"fears. He shall govern the earth in peace, with the virtues of his father."

Ilaiah, * Ifa. xi. ver. I.

+ Ch. xiv, yer, 8.


The I fick and weak the healing plant shall aid, 13
From storms a fhelter, and from heat a shade.
All crimes shall cease, and ancient fraud shall fail ;
Returning || Justice lift aloft her scale ;
Peace o'er the world her olive wand extend,
And white-rob'd Innocence from heav'n descend.
Swift fly the years, and rise the expected morn!
Oh spring to light, auspicious Babe! be born.
See Nature haltes her earļieft wreaths to bring,
With all the incente of the breathing spring ;
Sée * lofty Lebanon his head advance,

See nodding forests on the mountains dance;
See spicy clouds from lowly Saron rise,
And Carmel's flow’ry top perfumes the skies !
Hark! a glad voice the lonely defert cheers ;
Prepare the way 8! a God, a God appears ! 39
A Ġod, a God! the vocal hills reply;
The rocks proclaim th' approaching deity.
Lo, earth receives him from the bending skies !
Sink down, ye Mountains, and ye Vallies rise ;

IMITATIONS. Iraian, ch. vii. rer. 14. “Behold, a virgin nall conceive and bear a fon." Chap. ix. ver. 6. 7. 'Unto us a child is bori, unto us a fon is given, the Prince 46 of Peace: of the increase of his goverment, and of his peace, there shall be

no ed upo.. the throne of David, and upon his kingdom, to order and to ef 4 tablith it, with judgment, and with justice, for ever and ever.' P. Ver. 23. see Nature hates, &c.] Virg. kcl. iv. 18.

At tibi prima, puer, nullo murufcula cultu,
Errantes hederas par.in cum baccare tellus.
Mixtaque ridenti colocafa fandet acantho-..

Ipfa tibi bla: dos fundent curabula fores. "For thee, O Child, shall the earth, without being tilled, produce her early "offerings; widing ivy, mixed with baccar, and colocatia with friling acana " thus. Thy cradle mall our forth pieafine Rowers about thee."

Ifaian, ch. xxxy. ver i. " The wilderness and the folitary place thall be giad, 66 and the dofert fall rejoice and bloilon: as the role. Ch. Ix. ver. 13.

" The glory of Lebanon fa'l come to thee, the fir-t'ec, the pine-tree, and the box " together, to beautify the place of thy fanctuary." P. Ver. 29. Hark! a glad voice, &c.] Virg. Ecl. iv. ver. 46.

Aggredere o magnos, aderit jam tempus, honores,
Cara deum foboles, mazoum Jevis increinentum-
Ipfi laetitia oces ad fydera jactant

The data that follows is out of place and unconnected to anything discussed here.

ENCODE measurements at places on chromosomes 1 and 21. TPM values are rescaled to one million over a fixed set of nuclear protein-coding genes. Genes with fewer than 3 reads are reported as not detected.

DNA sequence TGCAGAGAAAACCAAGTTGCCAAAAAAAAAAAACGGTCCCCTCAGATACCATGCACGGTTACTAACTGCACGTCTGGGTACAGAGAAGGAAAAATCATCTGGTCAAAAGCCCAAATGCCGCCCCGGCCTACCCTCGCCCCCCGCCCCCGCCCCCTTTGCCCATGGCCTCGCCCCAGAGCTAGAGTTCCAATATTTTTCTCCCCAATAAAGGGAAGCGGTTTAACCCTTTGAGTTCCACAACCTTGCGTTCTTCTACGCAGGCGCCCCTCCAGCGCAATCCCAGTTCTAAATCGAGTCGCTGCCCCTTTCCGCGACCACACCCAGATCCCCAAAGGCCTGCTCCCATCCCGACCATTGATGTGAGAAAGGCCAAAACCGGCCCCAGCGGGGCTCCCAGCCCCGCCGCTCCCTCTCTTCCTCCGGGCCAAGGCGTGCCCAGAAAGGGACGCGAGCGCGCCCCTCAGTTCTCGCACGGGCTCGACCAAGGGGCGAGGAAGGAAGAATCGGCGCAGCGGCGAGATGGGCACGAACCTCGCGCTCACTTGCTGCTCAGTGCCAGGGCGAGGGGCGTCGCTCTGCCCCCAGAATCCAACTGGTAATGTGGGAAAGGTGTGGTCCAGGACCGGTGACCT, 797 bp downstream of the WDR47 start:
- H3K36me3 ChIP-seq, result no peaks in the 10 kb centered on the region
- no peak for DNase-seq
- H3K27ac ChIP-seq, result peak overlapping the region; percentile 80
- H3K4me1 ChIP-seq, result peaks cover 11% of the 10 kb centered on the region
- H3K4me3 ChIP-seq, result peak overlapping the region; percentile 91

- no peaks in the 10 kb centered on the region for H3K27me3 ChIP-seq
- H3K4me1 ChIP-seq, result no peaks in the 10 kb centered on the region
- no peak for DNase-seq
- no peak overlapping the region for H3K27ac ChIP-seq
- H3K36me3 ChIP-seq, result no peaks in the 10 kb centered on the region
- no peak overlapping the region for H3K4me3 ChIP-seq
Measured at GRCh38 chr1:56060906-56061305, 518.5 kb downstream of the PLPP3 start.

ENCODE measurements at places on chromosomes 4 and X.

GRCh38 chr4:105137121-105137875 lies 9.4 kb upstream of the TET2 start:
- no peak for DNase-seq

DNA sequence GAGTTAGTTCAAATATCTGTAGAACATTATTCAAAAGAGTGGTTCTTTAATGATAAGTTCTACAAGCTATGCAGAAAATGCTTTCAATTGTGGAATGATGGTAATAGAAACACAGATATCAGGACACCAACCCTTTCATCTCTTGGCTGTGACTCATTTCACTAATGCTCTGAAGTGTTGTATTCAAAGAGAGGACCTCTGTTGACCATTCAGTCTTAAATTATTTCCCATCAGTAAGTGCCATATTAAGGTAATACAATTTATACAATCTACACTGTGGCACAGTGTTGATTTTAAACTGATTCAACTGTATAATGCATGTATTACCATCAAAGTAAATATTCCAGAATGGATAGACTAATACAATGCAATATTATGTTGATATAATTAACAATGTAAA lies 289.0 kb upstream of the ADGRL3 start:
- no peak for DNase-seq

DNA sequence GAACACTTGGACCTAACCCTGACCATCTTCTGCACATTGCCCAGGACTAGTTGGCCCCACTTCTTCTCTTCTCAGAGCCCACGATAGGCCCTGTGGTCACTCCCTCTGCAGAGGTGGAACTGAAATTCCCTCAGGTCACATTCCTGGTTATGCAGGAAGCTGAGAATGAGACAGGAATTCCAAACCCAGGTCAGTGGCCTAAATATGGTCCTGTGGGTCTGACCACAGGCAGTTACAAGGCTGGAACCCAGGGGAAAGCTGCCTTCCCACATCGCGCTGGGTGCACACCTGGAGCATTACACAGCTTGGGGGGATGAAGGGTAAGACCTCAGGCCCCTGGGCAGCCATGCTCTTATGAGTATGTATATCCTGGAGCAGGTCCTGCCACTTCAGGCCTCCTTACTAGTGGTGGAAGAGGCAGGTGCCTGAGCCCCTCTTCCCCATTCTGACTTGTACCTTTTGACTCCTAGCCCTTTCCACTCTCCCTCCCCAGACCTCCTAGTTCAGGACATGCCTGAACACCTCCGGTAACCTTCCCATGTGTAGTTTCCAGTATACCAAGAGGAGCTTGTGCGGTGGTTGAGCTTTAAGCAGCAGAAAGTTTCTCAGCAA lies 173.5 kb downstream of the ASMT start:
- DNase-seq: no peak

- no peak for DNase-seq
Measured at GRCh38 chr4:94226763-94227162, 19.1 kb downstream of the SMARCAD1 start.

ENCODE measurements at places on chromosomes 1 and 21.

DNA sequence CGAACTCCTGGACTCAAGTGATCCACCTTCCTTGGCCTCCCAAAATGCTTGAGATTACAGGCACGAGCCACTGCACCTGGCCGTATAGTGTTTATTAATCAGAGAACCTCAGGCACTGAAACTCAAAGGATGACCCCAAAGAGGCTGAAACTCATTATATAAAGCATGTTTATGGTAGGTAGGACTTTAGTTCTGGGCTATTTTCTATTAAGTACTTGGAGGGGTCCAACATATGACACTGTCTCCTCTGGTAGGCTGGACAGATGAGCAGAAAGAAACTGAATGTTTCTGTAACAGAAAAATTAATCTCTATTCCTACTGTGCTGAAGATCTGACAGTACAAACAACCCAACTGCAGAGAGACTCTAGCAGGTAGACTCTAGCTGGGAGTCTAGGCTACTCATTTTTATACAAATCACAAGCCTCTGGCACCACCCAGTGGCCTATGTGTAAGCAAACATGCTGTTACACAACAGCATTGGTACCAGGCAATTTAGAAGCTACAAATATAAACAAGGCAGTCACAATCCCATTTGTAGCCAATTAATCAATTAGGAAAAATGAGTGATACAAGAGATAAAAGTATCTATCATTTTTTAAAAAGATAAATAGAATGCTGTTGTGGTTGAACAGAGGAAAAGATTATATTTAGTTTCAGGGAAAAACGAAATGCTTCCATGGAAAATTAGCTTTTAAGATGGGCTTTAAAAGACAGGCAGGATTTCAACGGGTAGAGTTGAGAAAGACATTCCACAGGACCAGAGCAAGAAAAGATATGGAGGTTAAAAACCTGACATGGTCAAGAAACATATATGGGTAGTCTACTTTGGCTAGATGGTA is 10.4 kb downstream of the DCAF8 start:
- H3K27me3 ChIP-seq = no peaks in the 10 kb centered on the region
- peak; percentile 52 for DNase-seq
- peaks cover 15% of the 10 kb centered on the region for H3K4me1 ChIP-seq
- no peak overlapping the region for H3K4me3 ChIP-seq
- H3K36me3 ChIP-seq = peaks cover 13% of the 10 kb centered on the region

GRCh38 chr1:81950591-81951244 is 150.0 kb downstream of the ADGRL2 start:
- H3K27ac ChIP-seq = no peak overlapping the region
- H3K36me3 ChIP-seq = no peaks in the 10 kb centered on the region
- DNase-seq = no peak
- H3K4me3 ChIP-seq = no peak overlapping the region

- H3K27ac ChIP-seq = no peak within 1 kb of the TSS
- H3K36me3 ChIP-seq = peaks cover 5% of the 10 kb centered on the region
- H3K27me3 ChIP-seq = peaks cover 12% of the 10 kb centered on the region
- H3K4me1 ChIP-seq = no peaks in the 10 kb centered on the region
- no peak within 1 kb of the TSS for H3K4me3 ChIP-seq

Inton monte, piu jam carinina rupes,

Ipfa fojant arbuita, Deus, Deus ille Menalca! Ecl. v. ver. 62. "Oh come and receive the mighty honours: the time draws nigh, o beloved " offspring of the gods, o great increase of Jove! 'The uncultivated mountains 6 fend thouts of joy to the stars, the very rocks fing in verre, the very thrubs 46 cry out, A Go.

Itaian, chap. xl. ver. 3. 4. he voice of him that crieth in the wilderness, 66 Prepare ye the way of the Lord! inake fraight in the desert a high way for * our God! Every valley thall be exalted, and every mountain ard hill inll be $6 ma e low, and ihe crooices thall be made it raight, and the rough y laces plain." Chap. iv. ver. 23. Break forth into singing, yé Mountains! O Forest, ard Fevery tree therein! for the Lord haih redeemed Ifrael." P. ICh. xxy. Yer. 4. !! Ch. ix. ver, 7. Chap. xxxy. Ver. 2. Ch. xl. ver. 32 41

2 God!"



With heads declin’d, ye Cedars, homage pay ; 35
Be smooth, ye Rocks; ye rapid Floods, give way!
The Saviour comes ! by ancient bards foretold:
Hear tt him, ye Deaf, and all ye Blind behold!
He from thick films shall purge the visual ray,
And on the sightless eye-ball pour the day:
'Tis he th' obstructed paths of sound shall clear,
And bid new music charm th' unfolding ear:
The dumb shall sing, the lame his crutch forego,
And leap exulting like the bounding roe.
No figh, no murmur the wide world shall hear,

From ev'ry face he wipes off ev'ry tear,
In * adamantine chains shall Death be bound,
And hell's grim tyrant feel th' eternal wound.
As the good † shepherd tends his fleecy care,
Seeks freshest pasture and the purest air,
Explores the loft, the wand'ring sheep directs,
By day o'ersees them, and by night protects;
The tender lambs he railes in his arms,
Feeds from his hand, and in his bofom warms;
Thus shall mankind his gnardian care engage, $5
The promis'd father of the future age.
No more shall || nation against nation rise,
Nor ardent warriors meet with hateful eyes,
Nor fields with gleaming steel be cover'd o'er,
The brazen trumpets kindle rage no more ;
But useless lances into scythes shall bend,
And the broad falchion in a ploughshare end.
Then palaces shall rise; the joyful Ş fon
Shall finish what his short-liv'd fire begun;
Their vines a shadow to their race shall yield, 65
And the same hand that sow'd, shall reap the field.
The swain in barren ** deserts with surprise
Sees lilies spring, and sudden verdure rise ;


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Ver. 67. The swain in barren deserts. ] Virg. Ecl. iv. ver. 28.

Molli paulatim flavescet campus aritta,
Incultisque rubens pendebit ientibus ura,

Et dura quercus fudabunt rofcida mella.
++ Ch. xliii. ver. 18. and Ch. xxxv. ver. 5, 6. * Ch. xxv. ver. 8. + Ch. xm
ver. II. Ich. ix. ver. 6. || Ch. . ver 4 Ch, Ixv. ver. 21, 144
** Ch. xxxv. ver. 1. 7.